Entertaining stories, interesting ideas, but very little useful (actionable) information. Nice to know that people are probably biologically wired to lead, follow and trust. But how many must you say the same thing? This book could have been one third it's length. Simon Sinek spends most of the book repeating and rehashing how we're chemically and hormonally influenced in how we interact with others. The rest of the book is filled with the author's personal musings and ramblings about how this has caused baby boomers to ruin the world with corporate greed, in Congress, as parents, blah, blah, blah.

I was hoping to learn new insights into leadership and how to apply them, but the book never got there.

If you want to read a commentary on Simon Sinek's view of the world (a la Paul Harvey, Dave Barry, or Charles Osgood), this is an interesting read. If you're looking for a leadership book, I'd look elsewhere. I'd classify the book under "Human Interest," not "Business.
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on July 31, 2017
The first part of the book seems like fuzzy science concocted to support his concept relating work group to prehistoric cave man groups and the reason why our bodies create certain chemicals. With no scientific references to support his thesis, it all seemed just too far fetched. Put it down at about page 50.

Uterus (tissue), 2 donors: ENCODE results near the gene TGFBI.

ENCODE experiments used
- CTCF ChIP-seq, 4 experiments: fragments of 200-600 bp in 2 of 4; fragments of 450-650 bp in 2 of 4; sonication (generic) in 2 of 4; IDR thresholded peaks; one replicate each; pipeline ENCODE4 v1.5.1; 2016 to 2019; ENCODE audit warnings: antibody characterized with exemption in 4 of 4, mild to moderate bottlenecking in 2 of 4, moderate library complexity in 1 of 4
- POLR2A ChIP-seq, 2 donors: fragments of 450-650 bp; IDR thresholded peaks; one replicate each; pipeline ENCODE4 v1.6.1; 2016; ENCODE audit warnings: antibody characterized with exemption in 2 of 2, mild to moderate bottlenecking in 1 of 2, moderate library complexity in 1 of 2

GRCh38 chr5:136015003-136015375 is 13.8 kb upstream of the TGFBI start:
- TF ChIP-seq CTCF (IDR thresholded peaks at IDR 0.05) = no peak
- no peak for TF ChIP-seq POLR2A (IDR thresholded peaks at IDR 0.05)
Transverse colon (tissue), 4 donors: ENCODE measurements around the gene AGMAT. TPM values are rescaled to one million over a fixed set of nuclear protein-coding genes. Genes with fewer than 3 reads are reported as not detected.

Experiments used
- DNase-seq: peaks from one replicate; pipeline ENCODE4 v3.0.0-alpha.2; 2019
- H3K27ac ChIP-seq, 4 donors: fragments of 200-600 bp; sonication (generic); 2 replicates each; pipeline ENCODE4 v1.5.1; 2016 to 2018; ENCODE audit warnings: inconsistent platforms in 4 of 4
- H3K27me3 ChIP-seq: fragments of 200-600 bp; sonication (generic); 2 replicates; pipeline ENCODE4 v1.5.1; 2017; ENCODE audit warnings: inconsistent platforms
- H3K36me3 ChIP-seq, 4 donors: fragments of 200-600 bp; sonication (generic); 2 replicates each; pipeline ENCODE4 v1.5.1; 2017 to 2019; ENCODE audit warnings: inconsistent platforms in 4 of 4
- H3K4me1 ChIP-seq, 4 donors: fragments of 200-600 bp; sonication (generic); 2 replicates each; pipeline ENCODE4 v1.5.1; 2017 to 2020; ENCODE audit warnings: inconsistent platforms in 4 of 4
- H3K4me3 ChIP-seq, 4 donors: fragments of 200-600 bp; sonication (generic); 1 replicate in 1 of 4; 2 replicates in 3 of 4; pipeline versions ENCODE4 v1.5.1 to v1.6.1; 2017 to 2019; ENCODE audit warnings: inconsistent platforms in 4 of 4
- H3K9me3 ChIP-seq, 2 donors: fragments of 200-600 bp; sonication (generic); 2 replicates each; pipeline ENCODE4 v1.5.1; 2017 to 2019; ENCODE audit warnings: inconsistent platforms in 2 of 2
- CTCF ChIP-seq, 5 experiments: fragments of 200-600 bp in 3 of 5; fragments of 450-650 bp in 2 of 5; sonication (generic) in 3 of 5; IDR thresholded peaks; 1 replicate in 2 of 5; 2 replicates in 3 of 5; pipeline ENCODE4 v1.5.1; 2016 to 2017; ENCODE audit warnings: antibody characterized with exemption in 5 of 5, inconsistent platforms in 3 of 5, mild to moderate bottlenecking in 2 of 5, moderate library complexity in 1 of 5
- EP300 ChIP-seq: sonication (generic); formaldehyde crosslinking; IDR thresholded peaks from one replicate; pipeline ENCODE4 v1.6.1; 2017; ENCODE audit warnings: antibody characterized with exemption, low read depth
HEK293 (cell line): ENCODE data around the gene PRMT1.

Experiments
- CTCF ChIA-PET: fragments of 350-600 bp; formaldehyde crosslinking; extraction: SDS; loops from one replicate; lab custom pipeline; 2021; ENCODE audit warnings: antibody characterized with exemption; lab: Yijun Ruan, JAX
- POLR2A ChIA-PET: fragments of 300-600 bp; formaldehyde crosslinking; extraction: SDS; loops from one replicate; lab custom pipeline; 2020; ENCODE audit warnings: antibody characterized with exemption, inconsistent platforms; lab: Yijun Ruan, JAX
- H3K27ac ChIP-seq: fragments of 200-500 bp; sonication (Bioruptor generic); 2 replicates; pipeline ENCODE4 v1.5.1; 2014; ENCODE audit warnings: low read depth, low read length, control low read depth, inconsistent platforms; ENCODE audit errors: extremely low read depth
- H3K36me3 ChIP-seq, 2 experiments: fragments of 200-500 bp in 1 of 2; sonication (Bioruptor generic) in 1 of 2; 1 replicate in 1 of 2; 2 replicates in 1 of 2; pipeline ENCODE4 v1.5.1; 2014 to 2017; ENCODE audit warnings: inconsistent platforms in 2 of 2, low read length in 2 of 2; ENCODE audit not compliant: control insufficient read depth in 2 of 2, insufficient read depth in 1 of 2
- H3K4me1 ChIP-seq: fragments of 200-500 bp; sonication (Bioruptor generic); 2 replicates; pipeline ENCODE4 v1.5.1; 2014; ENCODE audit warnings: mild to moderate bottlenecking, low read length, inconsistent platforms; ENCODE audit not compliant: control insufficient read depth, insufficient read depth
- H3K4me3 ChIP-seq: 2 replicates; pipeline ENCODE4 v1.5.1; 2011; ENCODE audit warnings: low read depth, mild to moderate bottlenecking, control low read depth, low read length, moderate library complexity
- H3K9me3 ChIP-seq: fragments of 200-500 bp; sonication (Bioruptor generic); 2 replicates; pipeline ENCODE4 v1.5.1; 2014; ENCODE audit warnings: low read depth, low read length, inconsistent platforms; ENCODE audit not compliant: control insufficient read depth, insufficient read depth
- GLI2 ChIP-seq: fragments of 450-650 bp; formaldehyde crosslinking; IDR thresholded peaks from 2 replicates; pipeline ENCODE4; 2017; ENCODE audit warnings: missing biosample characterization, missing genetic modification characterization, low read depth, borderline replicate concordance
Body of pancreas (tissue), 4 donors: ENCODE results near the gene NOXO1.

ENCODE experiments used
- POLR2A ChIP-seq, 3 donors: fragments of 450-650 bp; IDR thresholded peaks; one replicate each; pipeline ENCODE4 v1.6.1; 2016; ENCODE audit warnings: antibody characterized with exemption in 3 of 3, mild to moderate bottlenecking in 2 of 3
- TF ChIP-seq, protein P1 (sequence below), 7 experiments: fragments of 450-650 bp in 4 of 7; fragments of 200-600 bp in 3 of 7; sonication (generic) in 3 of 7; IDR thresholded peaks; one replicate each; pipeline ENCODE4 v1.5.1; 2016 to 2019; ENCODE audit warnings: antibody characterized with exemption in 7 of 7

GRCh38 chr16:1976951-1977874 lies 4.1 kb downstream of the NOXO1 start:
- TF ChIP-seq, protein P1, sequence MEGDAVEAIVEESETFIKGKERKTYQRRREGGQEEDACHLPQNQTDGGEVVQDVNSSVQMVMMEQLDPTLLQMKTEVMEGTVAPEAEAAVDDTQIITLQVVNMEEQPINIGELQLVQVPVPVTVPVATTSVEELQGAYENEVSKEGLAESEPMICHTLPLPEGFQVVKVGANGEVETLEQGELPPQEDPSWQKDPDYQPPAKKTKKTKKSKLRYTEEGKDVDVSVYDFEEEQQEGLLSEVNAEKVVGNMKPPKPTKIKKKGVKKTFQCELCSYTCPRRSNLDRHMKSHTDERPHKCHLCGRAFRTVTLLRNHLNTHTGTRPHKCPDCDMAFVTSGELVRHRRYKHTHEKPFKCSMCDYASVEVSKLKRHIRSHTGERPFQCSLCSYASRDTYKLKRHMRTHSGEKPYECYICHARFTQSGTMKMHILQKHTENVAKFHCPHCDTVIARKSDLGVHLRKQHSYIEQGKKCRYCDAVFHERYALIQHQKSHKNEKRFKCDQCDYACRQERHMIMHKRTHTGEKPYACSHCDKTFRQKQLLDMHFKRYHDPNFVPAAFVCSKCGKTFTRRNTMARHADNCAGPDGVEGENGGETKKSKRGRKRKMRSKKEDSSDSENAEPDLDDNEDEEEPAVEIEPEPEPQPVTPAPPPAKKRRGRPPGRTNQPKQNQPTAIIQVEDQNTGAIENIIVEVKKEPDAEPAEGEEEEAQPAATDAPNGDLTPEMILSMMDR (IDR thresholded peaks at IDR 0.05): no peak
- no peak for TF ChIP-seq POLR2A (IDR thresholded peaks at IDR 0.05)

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on January 16, 2014
Leadership is not a licence to do less; it is a responsibility to do more, according to Simon Sinek in this book. Leadership takes work. It takes time and energy. The effects are not always easily measured and they are not always immediate. Leadership is always a commitment to human beings.

Interesting statements made by the author include:

• Exceptional organisations have cultures in which the leaders provide cover from above and the people on the ground look out for each other.
• The leaders of great organisations do not see people as a commodity to be managed to help grow the money.
• Work-life balance has nothing to do with the hours we work or the stress we suffer; it has to do with where we feel safe.
• Most people would never get rid of their children during hard times, so how can we lay off our people under the same conditions?
• The leaders of organisations who rise through the ranks not because they want it but because the tribe keeps offering higher status out of gratitude for their willingness to sacrifice are the true leaders worthy of our trust and loyalty.

I was somewhat uncomfortable with the author’s tendency to explain human motivation by reference to evolutionary biology and the chemicals dopamine, endorphins, serotonin, oxytocin and cortisol. In a book which argues that leadership is all about empathy and providing a safe and respectful environment in which everyone can thrive, it seems odd that the author apparently reduces humans to mere chemical machines.

In my opinion this book contains an important message which senior leaders of organisations need to read and take to heart, although I expect that very few will be able to read through the book without feeling convicted.